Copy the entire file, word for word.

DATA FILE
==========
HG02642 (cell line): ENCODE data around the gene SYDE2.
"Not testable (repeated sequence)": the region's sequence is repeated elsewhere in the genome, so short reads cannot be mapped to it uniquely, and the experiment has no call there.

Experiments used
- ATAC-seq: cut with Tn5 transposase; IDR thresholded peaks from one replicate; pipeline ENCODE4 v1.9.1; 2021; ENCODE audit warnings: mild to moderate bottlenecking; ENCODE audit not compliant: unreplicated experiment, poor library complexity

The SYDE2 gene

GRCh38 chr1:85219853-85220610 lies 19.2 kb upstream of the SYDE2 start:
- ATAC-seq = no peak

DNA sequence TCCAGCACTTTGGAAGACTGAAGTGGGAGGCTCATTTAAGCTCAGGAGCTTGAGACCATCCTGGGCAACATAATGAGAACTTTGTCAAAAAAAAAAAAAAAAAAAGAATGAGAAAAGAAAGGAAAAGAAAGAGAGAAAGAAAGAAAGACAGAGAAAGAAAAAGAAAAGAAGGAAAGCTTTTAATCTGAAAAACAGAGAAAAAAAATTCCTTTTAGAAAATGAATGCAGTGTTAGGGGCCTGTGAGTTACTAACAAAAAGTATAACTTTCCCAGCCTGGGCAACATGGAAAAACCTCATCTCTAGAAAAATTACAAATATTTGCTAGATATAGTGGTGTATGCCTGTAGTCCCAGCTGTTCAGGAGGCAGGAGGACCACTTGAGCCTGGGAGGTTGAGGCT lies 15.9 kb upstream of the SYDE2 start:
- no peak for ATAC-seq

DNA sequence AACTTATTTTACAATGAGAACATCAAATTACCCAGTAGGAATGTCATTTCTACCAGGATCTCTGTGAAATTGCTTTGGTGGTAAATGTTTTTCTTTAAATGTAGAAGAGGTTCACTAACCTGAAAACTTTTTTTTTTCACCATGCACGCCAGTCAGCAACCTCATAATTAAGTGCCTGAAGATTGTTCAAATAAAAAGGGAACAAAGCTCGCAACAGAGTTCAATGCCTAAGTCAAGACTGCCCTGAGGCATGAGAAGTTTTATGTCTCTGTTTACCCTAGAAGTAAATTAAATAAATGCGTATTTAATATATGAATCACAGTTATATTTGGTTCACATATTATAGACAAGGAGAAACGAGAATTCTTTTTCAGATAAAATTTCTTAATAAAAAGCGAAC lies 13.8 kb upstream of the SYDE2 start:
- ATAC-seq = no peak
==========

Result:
HG02642 (cell line): ENCODE data around the gene SYDE2.
"Not testable (repeated sequence)": the region's sequence is repeated elsewhere in the genome, so short reads cannot be mapped to it uniquely, and the experiment has no call there.

Experiments used
- ATAC-seq: cut with Tn5 transposase; IDR thresholded peaks from one replicate; pipeline ENCODE4 v1.9.1; 2021; ENCODE audit warnings: mild to moderate bottlenecking; ENCODE audit not compliant: unreplicated experiment, poor library complexity

The SYDE2 gene

GRCh38 chr1:85219853-85220610 lies 19.2 kb upstream of the SYDE2 start:
- ATAC-seq = no peak

DNA sequence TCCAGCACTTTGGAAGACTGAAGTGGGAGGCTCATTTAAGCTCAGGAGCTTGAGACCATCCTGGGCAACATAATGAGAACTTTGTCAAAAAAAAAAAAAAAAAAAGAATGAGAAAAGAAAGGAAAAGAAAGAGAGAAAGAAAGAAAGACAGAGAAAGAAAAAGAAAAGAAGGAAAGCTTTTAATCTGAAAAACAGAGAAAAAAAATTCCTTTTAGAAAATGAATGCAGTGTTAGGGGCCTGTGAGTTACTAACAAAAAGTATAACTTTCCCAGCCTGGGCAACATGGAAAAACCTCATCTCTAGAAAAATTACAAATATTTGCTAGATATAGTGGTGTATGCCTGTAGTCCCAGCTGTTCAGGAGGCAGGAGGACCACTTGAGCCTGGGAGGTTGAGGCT lies 15.9 kb upstream of the SYDE2 start:
- no peak for ATAC-seq

DNA sequence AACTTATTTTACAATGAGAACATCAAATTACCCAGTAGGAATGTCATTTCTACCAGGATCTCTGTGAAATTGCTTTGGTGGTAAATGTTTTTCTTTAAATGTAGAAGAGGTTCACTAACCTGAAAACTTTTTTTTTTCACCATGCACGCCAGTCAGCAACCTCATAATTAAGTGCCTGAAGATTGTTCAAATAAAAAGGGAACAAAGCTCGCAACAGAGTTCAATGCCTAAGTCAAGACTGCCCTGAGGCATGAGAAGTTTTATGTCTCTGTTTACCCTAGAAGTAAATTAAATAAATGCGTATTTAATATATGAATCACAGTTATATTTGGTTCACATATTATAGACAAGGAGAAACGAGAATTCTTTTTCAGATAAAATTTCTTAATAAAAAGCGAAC lies 13.8 kb upstream of the SYDE2 start:
- ATAC-seq = no peak